A water-saving invention which its Doncaster-based creators say has the potential to change the world hits the market this week.

A water-saving invention which its Doncaster-based creators say has the potential to change the world hits the market this week.

 

The Drenched Volumiser is a simple device which fits onto a tap. It transforms water into an ultra-fine molecular mist which warms on contact with air and skin, saving not only water, but energy and money too.

It means users can wash their hands in just three tablespoons of water - a fraction of the amount normally used - and will be launched nationwide to the commercial marketplace via control solutions specialist Crompton Controls and suppliers Universal Office Products and Diamond Industrial this week.

As the world faces an ongoing water shortage, the potential of the gadget priced at just £9.99 is game-changing.

Small wonder the Drenched team, which operates from Doncaster International Airport Complex, won the technical enterprise award in the national Pitch@Palace final in late 2016, where it was not only viewed by HM the Queen, but was trialled in one of her palace taps.

Yet its inventor, Yorkshireman Wes Sugden-Brook, reveals his creation is all down to a spot of gardening with his wife and two children.

“Afterwards we needed to wash our dirty hands,” says Wes, who as a mechanical engineer helped major UK manufacturers to develop energy efficiency and green technologies.

The 39-year-old picked up the hosepipe, turned the nozzle setting to mist and as the grime disappeared, he had a Eureka moment.

“It cleaned our hands really effectively. Something clicked in my head about surface area and physics,” he says.

Enthused after watching an internet TED Talk, non-profit-making information-sharing by experts and inventors in the fields of technology, entertainment and design, he decided to invent a water-saving device.

That night, as his children Darcie, now 10, and Charlie, 7, slept, he disappeared into the garage at his home near Selby. His quest became an obsession; he spent night after night, tinkering and perfecting, and within weeks had produced revolutionary new nozzle technology with huge water-saving potential - all through good old-fashioned engineering and a method he christened Basicology.

“I took it back to basics; de-engineered and made the product as simple as possible. My kids were a big part of the design process. Young minds see straight to the crux of the matter and work out a very simple way of achieving something,” he explains.

“It was my daughter who opened my eyes to one of the volumiser’s most valuable assets - its thermodynamic effect. I was filming her washing her hands under the cold tap in our kitchen when she announced that when it was in place, the volumised water felt warmer. I was hopping around the room at that.”

Wes discovered such a product had never been launched before. Patents were gained and a small amount of equity was released to a manufacturer in Europe, which is now producing Drenched technologies under license and will be soon be supplying tap manufacturers around the world.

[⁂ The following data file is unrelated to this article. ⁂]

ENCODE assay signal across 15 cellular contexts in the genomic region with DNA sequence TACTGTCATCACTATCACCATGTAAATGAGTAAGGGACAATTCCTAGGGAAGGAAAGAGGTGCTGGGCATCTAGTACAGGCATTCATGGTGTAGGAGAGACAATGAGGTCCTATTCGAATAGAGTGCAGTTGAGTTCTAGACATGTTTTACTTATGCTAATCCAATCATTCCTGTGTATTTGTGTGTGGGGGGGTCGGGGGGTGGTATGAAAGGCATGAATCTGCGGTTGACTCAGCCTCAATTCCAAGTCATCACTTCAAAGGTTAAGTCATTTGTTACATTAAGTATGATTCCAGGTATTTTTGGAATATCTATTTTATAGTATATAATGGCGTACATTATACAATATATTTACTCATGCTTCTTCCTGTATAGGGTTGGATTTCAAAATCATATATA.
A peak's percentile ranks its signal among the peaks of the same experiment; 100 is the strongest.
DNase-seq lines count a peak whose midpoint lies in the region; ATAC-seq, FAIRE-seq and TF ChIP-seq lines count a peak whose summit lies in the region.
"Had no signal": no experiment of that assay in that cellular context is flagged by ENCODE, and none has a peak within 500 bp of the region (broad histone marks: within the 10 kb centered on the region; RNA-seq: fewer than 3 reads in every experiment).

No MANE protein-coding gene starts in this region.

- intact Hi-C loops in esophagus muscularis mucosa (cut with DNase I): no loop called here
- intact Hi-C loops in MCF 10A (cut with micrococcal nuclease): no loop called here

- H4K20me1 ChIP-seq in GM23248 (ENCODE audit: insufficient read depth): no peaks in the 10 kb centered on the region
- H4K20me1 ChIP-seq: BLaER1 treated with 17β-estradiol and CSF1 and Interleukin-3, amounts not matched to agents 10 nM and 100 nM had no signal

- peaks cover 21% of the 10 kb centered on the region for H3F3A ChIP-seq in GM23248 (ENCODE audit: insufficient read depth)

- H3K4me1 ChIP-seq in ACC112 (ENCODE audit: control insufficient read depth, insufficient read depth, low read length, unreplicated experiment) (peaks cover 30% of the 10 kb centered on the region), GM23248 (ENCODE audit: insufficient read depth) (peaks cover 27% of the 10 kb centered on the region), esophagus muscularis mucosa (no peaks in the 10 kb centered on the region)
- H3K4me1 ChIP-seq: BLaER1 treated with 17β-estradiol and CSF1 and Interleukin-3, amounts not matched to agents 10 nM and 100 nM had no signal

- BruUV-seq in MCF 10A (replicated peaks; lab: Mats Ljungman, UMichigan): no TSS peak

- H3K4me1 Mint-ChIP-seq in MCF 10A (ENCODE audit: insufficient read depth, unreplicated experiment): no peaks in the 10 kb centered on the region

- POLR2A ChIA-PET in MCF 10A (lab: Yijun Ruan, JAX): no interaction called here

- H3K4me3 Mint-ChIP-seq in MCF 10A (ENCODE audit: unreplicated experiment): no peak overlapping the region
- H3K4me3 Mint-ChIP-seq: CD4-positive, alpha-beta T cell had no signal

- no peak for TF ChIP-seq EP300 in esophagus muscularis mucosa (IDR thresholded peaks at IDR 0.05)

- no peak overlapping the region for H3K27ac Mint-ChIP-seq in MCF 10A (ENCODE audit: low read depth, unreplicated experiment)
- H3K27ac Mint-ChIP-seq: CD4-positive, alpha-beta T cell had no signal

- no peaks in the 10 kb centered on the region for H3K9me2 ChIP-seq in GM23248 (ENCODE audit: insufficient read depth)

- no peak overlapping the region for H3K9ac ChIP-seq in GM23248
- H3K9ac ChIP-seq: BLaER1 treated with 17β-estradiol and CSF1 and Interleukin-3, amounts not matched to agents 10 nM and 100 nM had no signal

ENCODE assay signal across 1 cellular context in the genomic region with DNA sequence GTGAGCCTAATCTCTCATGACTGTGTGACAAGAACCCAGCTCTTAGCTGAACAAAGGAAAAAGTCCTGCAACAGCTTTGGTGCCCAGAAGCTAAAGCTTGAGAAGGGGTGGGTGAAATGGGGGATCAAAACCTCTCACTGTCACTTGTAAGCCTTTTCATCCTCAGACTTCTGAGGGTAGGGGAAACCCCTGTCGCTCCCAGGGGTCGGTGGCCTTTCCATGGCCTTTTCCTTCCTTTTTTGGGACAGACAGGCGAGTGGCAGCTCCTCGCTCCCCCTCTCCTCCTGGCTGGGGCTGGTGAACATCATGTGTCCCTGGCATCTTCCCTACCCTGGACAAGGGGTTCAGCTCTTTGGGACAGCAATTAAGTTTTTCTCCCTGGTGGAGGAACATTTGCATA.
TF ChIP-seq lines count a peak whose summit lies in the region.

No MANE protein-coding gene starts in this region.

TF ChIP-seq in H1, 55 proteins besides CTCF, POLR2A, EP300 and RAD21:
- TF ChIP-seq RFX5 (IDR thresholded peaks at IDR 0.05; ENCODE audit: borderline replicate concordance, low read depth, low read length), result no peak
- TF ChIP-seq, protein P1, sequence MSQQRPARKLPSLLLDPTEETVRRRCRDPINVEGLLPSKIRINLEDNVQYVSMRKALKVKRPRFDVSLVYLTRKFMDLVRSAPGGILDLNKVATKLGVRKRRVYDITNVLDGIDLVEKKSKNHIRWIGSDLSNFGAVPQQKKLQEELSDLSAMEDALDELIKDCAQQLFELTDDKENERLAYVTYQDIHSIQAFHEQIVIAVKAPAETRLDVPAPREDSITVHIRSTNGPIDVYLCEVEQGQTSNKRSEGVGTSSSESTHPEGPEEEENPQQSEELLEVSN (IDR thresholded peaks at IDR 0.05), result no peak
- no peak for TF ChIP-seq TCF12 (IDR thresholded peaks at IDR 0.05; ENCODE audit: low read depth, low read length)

The start-up, which has full support from Doncaster Council’s enterprise agency and Doncaster Chamber of Commerce, is now looking to launch a product for householders in coming weeks.

Drenched also wants to attract blue chip manufacturers such as Unilever and is reaching out to aid agencies WaterAid and Unicef to explore how the product could assist medical centres and provide sanitation in areas of drought, refugee camps and war zones.

“Other companies are coming up with similar ideas but we are way ahead of their game,” says Wes. “We are the only company in the world which has this product on the market for sale right now and things are moving fast for us.”

 

Picture captions:

1. Drenched CEO Wes Sugden-Brook 

2. The revolutionary Drenched volumiser, now on sale at £9.99 

3. Inventor Wes Sugden-Brook with his children Darcie and Charlie, who helped him come up with his idea

 

ENDS

 

NOTES TO EDITORS:

 

• Drenched was invented by Yorkshire mechanical engineer Wes Sugden-Brook. He has amassed a small team of professionals with valuable industry expertise, mostly from the North Yorkshire region, where he lives.

• Drenched aim to sell their products globally to the commercial and domestic market and believe that within the next two years, its patented single volumiser model will be saving the world’s most precious resource in aeroplanes and airports, hospitals, sports and music stadiums, pub and office washrooms, trains and ships.

• Drenched has huge potential on a humanitarian level: Its team is reaching out to aid agencies WaterAid and Unicef to explore how the product could assist their medical centres and provide sanitation for people in areas of drought, refugee camps and war zones.

• Drenched won the national final of Pitch@Palace in November 2016, the competition set up by the Duke of York to encourage enterprise. Drenched to date were the only contestant asked to pitch to Her Majesty the Queen.

• As part of the pitch a Drenched device was fitted into a tap at St James Palace. The Queen experienced others washing their hands with it so she could see how it worked.

 

Wes is available for interview or to offer commentary about:

• water saving - benefits, cost savings (there’s a water saving calculator on the Drenched website here - http://drenched.ltd.uk/water-savings-calculator/ )

• innovation, invention, and technology

• bringing a product to market

• securing distributors

 

For more information visit http://drenched.ltd.uk and for media requests please call Jamie Veitch on 07904 272 200.

Drenched All clients

Plus-icon minus-icon